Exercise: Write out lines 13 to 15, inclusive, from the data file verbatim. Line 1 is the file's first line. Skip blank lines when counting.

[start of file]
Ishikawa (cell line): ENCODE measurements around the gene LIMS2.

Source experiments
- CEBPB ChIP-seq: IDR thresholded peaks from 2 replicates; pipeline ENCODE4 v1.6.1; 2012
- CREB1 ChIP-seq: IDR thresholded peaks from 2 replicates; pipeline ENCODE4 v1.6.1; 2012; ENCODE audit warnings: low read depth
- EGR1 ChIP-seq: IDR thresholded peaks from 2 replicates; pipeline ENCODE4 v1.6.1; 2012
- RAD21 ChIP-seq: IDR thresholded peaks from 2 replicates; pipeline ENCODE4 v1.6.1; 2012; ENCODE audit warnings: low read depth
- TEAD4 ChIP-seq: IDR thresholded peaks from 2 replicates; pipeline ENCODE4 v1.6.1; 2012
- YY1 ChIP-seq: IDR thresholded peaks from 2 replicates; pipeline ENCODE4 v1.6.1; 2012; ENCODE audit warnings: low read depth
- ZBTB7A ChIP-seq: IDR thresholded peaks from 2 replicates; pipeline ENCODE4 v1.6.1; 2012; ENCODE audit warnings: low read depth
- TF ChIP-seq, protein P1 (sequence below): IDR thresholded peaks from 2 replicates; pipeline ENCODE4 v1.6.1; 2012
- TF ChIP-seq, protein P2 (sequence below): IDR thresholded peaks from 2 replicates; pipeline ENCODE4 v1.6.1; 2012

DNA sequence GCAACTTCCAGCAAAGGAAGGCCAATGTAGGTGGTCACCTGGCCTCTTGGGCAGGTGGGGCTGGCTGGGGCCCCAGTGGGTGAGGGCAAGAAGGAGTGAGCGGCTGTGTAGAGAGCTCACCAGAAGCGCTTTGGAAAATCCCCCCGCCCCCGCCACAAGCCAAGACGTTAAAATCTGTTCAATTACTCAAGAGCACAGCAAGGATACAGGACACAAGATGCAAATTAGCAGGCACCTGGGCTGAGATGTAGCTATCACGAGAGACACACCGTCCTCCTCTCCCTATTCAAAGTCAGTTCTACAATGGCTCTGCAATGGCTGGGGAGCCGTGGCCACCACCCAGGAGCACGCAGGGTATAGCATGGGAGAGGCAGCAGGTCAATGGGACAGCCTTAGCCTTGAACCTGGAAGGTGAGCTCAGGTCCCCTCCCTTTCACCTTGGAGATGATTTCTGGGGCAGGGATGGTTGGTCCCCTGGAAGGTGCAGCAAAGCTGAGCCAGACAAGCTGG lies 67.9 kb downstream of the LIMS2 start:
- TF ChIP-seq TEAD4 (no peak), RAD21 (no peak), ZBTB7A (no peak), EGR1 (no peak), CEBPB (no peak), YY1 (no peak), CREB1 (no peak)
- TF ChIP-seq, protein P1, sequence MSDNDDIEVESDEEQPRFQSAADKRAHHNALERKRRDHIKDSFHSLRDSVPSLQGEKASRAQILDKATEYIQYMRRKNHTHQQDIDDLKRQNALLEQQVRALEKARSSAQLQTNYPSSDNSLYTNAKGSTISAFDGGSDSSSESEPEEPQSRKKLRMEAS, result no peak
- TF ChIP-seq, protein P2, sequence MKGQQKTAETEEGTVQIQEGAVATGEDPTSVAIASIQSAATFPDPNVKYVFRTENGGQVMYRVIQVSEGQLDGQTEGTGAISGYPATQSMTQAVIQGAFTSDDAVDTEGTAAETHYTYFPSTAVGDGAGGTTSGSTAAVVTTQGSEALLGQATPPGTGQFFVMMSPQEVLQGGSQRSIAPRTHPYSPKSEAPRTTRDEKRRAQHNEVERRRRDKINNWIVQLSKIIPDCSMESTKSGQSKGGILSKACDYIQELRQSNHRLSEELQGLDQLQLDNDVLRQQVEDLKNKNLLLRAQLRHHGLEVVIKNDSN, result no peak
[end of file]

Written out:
- TF ChIP-seq TEAD4 (no peak), RAD21 (no peak), ZBTB7A (no peak), EGR1 (no peak), CEBPB (no peak), YY1 (no peak), CREB1 (no peak)
- TF ChIP-seq, protein P1, sequence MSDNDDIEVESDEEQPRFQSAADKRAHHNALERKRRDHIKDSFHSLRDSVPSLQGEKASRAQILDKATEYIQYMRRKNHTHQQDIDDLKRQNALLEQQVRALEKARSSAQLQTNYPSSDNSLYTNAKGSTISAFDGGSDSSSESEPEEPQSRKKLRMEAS, result no peak
- TF ChIP-seq, protein P2, sequence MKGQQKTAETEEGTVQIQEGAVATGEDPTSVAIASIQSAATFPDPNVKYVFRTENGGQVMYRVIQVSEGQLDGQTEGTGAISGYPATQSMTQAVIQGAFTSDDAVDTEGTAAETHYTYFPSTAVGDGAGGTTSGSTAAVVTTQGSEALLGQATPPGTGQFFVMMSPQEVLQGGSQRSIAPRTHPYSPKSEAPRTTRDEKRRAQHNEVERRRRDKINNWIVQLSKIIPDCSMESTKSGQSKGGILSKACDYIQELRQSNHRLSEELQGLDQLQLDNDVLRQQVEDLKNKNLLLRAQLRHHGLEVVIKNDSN, result no peak